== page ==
Adolescence can be discarded too, with its salty tanned skin, its fecklessness and bad romance and leakages of seasonal blood. What was it like to breathe so heavily, as if drugged, while rubbing up against strange leather coats in alleyways? I can’t remember.
Once you get started it’s fun. So much free space opens up. Rip, crumple, up in flames, out the window. I was born, I grew up, I studied, I loved, I married, I procreated, I said, I wrote, all gone now. I went, I saw, I did. Farewell crumbling turrets of historic interest, farewell icebergs and war monuments, all those young stone men with eyes upturned, and risky voyages teeming with germs, and dubious hotels, and doorways opening both in and out. Farewell friends and lovers, you’ve slipped from view, erased, defaced: I know you once had hairdos and told jokes, but I can’t recall them. Into the ground with you, my tender fur-brained cats and dogs, and horses and mice as well: I adored you, dozens of you, but what were your names?
I’m getting somewhere now, I’m feeling lighter. I’m coming unstuck from scrapbooks, from albums, from diaries and journals, from space, from time. Only a paragraph left, only a sentence or two, only a whisper.
I was born.
From the Hardcover edition.
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Book Description Bloomsbury Publishing PLC, 2006. Hardcover. Book Condition: New. All items inspected and guaranteed. All Orders Dispatched from the UK within one working day. Established business with excellent service record. Bookseller Inventory # mon0000105018
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Book Description Bloomsbury, 2006. Black Cloth. Book Condition: New. Dust Jacket Condition: New. First Edition - First Impression. 155pp. Brand new. In a similar unclipped dustjacket. Size: 12mo - over 6¾" - 7¾" tall. Bookseller Inventory # 4003345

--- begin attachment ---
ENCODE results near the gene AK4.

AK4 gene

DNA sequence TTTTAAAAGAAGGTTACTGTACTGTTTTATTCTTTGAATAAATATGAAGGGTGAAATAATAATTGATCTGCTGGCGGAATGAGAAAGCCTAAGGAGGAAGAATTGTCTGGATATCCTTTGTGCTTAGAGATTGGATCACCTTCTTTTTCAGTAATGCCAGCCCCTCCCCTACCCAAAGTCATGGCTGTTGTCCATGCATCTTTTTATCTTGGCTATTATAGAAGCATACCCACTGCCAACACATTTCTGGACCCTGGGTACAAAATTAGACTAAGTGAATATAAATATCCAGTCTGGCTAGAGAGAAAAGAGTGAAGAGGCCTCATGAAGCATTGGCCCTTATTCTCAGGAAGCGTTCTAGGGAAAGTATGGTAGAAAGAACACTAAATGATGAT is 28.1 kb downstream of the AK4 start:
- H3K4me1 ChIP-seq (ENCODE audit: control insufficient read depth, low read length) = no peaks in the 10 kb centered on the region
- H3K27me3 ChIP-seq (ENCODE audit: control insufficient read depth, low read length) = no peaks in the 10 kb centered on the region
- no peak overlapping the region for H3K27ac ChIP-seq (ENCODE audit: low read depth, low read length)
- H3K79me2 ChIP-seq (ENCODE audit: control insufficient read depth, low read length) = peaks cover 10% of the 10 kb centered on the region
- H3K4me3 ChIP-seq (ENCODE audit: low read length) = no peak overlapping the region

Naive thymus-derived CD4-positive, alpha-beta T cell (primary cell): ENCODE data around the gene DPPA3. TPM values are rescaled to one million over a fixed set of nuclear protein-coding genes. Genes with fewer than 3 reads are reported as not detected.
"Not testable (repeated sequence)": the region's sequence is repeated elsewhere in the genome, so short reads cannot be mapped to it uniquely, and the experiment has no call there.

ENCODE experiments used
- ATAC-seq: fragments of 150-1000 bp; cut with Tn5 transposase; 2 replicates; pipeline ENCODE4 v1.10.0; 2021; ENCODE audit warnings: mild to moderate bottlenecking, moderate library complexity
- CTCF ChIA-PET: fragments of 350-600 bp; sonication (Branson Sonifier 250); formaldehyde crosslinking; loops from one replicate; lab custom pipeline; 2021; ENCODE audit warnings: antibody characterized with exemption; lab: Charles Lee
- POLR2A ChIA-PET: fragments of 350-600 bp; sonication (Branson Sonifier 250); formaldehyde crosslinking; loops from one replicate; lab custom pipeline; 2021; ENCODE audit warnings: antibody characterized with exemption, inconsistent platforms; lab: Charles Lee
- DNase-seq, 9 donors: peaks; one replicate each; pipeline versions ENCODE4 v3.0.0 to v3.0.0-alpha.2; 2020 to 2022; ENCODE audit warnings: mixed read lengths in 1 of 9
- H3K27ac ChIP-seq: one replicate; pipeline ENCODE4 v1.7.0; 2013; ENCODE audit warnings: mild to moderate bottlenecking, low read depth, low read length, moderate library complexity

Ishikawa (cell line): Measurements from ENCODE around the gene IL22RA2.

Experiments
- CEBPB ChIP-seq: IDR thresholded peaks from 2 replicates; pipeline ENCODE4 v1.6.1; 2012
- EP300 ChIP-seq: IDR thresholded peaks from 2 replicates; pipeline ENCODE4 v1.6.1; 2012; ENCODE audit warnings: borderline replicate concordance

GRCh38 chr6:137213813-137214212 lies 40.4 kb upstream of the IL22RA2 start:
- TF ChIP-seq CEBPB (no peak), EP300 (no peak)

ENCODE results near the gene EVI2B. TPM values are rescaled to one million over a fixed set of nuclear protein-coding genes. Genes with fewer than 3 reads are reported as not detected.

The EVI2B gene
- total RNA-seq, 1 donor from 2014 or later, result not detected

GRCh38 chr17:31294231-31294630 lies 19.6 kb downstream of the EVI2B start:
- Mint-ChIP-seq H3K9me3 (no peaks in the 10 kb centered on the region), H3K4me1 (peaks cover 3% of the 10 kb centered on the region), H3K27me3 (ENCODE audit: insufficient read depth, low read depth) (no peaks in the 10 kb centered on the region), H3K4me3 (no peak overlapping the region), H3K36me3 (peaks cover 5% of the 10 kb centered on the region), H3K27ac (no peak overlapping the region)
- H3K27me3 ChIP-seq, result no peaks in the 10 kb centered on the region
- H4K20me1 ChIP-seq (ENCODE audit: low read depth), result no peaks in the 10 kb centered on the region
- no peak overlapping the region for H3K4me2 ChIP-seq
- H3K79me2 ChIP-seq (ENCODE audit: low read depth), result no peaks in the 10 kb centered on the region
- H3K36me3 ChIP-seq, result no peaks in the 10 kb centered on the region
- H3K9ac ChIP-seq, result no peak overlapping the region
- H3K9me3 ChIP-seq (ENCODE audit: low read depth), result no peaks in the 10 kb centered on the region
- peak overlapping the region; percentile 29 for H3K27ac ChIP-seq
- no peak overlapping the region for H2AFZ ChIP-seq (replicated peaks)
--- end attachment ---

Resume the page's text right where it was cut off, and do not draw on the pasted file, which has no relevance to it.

Book Description Bloomsbury, 2006. Hardcover. Book Condition: New. Dust Jacket Condition: New. 1st Edition. Bloomsbury, 2006. Hard Cover. Book Condition: NEW. Dust Jacket Condition: NEW. First Edition. First Edition & First Printing. Not price clipped, no inscriptions. Bookseller Inventory # 000288
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Book Description Bloomsbury Publishing PLC, 2006. Hardcover. Book Condition: New. The Tent Brand new item sourced directly from publisher. Packed securely in tight packaging to ensure no damage. Shipped from warehouse on same/next day basis. Bookseller Inventory # 1111-9780747582250
Book Description Bloomsbury, London, UK, 2006. Hardcover. Book Condition: New. Dust Jacket Condition: New. 1st Edition. First UK Edition, First Printing. This true first edition, first printing (first impression) with the number "1" to the copyright page to indicate a true first print in a New Dust Jacket. SIGNED and Inscribed by Margaret Atwood to the title page. Inscriptions by Atwood are scarce on recent publications. [For Eimear Best Wishes Margaret Atwood]. Signed by Author(s). Bookseller Inventory # 001301
Book Description Bloomsbury, 2006. Book Condition: New. Bookseller Inventory # 9780747582250